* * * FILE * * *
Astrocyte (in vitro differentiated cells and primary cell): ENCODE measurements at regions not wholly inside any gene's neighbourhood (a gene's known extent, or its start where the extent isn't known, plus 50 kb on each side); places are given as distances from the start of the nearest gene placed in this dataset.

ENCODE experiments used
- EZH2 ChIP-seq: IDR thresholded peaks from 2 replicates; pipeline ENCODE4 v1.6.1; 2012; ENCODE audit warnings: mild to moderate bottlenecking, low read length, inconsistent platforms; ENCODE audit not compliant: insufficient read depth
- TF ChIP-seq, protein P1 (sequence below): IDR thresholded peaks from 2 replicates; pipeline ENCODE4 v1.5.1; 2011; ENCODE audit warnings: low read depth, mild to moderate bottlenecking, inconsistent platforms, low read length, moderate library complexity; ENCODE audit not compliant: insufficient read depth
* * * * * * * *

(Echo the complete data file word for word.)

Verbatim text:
Astrocyte (in vitro differentiated cells and primary cell): ENCODE measurements at regions not wholly inside any gene's neighbourhood (a gene's known extent, or its start where the extent isn't known, plus 50 kb on each side); places are given as distances from the start of the nearest gene placed in this dataset.

ENCODE experiments used
- EZH2 ChIP-seq: IDR thresholded peaks from 2 replicates; pipeline ENCODE4 v1.6.1; 2012; ENCODE audit warnings: mild to moderate bottlenecking, low read length, inconsistent platforms; ENCODE audit not compliant: insufficient read depth
- TF ChIP-seq, protein P1 (sequence below): IDR thresholded peaks from 2 replicates; pipeline ENCODE4 v1.5.1; 2011; ENCODE audit warnings: low read depth, mild to moderate bottlenecking, inconsistent platforms, low read length, moderate library complexity; ENCODE audit not compliant: insufficient read depth